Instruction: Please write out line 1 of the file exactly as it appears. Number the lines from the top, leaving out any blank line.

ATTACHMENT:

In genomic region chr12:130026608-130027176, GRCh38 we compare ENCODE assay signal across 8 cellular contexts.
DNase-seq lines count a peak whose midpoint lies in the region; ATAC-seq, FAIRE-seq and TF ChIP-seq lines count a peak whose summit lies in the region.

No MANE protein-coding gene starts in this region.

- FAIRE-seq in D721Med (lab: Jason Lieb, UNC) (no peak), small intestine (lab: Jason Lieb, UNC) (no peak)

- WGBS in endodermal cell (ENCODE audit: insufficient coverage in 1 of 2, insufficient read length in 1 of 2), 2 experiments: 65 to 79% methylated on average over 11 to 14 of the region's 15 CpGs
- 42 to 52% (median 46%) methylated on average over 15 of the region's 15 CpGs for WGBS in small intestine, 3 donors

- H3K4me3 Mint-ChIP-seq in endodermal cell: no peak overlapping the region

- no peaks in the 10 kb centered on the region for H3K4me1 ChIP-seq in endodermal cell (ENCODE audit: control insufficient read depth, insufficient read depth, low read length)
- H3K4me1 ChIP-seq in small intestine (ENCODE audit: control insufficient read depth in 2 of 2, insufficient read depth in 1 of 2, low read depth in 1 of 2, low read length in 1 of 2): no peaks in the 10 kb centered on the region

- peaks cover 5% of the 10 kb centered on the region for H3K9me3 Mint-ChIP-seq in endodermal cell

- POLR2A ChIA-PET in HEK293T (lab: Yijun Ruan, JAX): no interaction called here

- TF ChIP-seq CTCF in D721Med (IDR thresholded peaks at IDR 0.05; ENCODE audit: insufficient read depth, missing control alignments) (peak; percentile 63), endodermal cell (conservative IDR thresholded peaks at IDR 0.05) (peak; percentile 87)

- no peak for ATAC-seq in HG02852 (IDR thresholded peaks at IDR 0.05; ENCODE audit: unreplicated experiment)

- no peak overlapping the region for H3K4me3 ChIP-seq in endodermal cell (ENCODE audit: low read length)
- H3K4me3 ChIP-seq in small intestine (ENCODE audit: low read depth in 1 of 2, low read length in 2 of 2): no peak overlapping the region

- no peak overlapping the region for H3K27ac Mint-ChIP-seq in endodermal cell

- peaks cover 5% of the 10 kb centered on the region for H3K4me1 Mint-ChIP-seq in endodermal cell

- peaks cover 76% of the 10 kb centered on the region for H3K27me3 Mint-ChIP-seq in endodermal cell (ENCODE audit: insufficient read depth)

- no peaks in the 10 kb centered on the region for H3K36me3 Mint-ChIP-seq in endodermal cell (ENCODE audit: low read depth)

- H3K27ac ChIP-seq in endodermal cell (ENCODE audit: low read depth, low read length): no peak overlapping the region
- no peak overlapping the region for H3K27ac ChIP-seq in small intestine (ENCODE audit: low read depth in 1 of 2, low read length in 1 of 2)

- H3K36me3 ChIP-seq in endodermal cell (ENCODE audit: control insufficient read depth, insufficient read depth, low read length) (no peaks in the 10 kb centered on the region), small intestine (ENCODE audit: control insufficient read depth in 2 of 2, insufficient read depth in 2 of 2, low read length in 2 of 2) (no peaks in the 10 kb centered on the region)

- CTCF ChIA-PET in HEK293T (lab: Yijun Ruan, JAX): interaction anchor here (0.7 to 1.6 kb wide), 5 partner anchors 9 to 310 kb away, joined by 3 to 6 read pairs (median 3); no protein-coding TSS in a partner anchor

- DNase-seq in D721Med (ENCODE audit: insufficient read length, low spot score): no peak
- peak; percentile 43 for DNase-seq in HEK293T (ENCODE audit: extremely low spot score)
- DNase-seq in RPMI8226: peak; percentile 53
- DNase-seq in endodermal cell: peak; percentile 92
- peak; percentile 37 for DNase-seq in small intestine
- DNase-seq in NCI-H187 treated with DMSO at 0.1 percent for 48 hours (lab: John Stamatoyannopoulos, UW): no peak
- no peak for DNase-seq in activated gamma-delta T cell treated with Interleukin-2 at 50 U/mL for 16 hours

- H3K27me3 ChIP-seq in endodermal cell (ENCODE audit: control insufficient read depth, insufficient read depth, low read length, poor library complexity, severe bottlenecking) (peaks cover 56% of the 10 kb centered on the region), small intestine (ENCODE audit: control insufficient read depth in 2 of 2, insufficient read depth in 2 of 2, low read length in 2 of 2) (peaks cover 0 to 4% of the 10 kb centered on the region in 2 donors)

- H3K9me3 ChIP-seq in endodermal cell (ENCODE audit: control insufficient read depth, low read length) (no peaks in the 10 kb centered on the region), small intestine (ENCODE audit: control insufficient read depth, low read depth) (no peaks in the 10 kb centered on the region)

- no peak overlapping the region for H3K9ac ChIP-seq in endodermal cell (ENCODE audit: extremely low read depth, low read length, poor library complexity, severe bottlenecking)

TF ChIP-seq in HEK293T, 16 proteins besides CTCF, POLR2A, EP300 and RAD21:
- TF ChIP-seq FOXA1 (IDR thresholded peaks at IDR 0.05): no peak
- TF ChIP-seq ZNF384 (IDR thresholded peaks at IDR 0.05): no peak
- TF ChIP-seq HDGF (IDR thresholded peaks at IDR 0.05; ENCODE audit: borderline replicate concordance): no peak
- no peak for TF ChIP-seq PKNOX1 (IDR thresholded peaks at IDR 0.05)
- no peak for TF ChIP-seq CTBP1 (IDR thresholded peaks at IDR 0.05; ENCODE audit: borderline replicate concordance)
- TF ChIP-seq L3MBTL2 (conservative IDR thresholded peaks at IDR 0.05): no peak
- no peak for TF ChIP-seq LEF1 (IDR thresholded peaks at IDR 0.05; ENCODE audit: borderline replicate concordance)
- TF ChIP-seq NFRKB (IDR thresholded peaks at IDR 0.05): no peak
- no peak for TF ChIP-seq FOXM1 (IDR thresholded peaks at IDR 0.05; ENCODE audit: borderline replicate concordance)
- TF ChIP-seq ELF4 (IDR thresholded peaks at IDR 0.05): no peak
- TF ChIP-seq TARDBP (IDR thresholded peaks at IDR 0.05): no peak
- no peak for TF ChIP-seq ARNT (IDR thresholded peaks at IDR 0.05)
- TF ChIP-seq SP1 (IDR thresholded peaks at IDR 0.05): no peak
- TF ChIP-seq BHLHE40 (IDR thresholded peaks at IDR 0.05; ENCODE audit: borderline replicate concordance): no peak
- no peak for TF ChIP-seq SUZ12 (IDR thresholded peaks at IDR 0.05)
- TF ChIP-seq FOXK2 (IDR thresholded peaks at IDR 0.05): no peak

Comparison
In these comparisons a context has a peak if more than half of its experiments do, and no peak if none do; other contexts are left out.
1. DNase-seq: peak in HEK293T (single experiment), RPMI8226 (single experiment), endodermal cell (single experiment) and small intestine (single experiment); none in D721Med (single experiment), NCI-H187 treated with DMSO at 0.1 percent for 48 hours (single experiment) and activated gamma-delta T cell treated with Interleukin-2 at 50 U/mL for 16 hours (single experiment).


In genomic region chr12:130026608-130027176, GRCh38 we compare ENCODE assay signal across 8 cellular contexts.